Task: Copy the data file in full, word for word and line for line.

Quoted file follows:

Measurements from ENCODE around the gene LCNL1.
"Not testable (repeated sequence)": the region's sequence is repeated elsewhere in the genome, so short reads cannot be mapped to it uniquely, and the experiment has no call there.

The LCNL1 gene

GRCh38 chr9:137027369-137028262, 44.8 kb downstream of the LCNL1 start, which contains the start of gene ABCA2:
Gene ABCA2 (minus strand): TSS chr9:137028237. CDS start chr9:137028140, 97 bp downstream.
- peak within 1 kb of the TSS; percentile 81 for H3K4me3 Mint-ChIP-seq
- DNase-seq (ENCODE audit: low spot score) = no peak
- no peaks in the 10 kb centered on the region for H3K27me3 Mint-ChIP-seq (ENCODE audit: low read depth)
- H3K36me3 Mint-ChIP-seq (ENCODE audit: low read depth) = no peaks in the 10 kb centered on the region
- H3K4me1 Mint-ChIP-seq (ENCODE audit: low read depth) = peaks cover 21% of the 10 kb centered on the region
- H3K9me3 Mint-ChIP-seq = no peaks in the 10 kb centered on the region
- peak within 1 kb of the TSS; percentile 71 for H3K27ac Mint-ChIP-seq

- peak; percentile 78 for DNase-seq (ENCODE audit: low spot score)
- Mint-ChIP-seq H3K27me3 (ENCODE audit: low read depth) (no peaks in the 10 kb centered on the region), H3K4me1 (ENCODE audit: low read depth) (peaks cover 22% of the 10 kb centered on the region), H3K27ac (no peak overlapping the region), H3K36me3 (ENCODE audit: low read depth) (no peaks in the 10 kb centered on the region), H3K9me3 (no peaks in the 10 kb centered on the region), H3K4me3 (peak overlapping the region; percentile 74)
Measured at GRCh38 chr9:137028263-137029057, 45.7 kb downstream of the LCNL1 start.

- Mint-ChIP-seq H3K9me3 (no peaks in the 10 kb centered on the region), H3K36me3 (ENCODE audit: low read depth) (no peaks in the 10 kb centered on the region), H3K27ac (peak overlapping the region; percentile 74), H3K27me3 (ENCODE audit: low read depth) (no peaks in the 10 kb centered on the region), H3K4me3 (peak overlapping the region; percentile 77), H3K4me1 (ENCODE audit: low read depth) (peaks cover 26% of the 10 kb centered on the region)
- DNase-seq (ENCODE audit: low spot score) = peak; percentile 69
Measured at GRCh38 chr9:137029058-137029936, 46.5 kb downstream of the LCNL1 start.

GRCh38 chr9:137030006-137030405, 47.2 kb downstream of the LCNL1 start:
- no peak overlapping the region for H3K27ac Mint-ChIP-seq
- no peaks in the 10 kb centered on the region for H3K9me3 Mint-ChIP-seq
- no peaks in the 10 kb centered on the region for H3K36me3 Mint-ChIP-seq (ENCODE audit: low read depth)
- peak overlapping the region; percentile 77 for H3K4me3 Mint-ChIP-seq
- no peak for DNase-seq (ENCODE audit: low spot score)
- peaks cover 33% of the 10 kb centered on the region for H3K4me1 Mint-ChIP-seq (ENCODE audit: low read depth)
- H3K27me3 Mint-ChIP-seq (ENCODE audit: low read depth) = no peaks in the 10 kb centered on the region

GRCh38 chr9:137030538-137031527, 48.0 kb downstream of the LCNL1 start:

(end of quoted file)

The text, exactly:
Measurements from ENCODE around the gene LCNL1.
"Not testable (repeated sequence)": the region's sequence is repeated elsewhere in the genome, so short reads cannot be mapped to it uniquely, and the experiment has no call there.

The LCNL1 gene

GRCh38 chr9:137027369-137028262, 44.8 kb downstream of the LCNL1 start, which contains the start of gene ABCA2:
Gene ABCA2 (minus strand): TSS chr9:137028237. CDS start chr9:137028140, 97 bp downstream.
- peak within 1 kb of the TSS; percentile 81 for H3K4me3 Mint-ChIP-seq
- DNase-seq (ENCODE audit: low spot score) = no peak
- no peaks in the 10 kb centered on the region for H3K27me3 Mint-ChIP-seq (ENCODE audit: low read depth)
- H3K36me3 Mint-ChIP-seq (ENCODE audit: low read depth) = no peaks in the 10 kb centered on the region
- H3K4me1 Mint-ChIP-seq (ENCODE audit: low read depth) = peaks cover 21% of the 10 kb centered on the region
- H3K9me3 Mint-ChIP-seq = no peaks in the 10 kb centered on the region
- peak within 1 kb of the TSS; percentile 71 for H3K27ac Mint-ChIP-seq

- peak; percentile 78 for DNase-seq (ENCODE audit: low spot score)
- Mint-ChIP-seq H3K27me3 (ENCODE audit: low read depth) (no peaks in the 10 kb centered on the region), H3K4me1 (ENCODE audit: low read depth) (peaks cover 22% of the 10 kb centered on the region), H3K27ac (no peak overlapping the region), H3K36me3 (ENCODE audit: low read depth) (no peaks in the 10 kb centered on the region), H3K9me3 (no peaks in the 10 kb centered on the region), H3K4me3 (peak overlapping the region; percentile 74)
Measured at GRCh38 chr9:137028263-137029057, 45.7 kb downstream of the LCNL1 start.

- Mint-ChIP-seq H3K9me3 (no peaks in the 10 kb centered on the region), H3K36me3 (ENCODE audit: low read depth) (no peaks in the 10 kb centered on the region), H3K27ac (peak overlapping the region; percentile 74), H3K27me3 (ENCODE audit: low read depth) (no peaks in the 10 kb centered on the region), H3K4me3 (peak overlapping the region; percentile 77), H3K4me1 (ENCODE audit: low read depth) (peaks cover 26% of the 10 kb centered on the region)
- DNase-seq (ENCODE audit: low spot score) = peak; percentile 69
Measured at GRCh38 chr9:137029058-137029936, 46.5 kb downstream of the LCNL1 start.

GRCh38 chr9:137030006-137030405, 47.2 kb downstream of the LCNL1 start:
- no peak overlapping the region for H3K27ac Mint-ChIP-seq
- no peaks in the 10 kb centered on the region for H3K9me3 Mint-ChIP-seq
- no peaks in the 10 kb centered on the region for H3K36me3 Mint-ChIP-seq (ENCODE audit: low read depth)
- peak overlapping the region; percentile 77 for H3K4me3 Mint-ChIP-seq
- no peak for DNase-seq (ENCODE audit: low spot score)
- peaks cover 33% of the 10 kb centered on the region for H3K4me1 Mint-ChIP-seq (ENCODE audit: low read depth)
- H3K27me3 Mint-ChIP-seq (ENCODE audit: low read depth) = no peaks in the 10 kb centered on the region

GRCh38 chr9:137030538-137031527, 48.0 kb downstream of the LCNL1 start: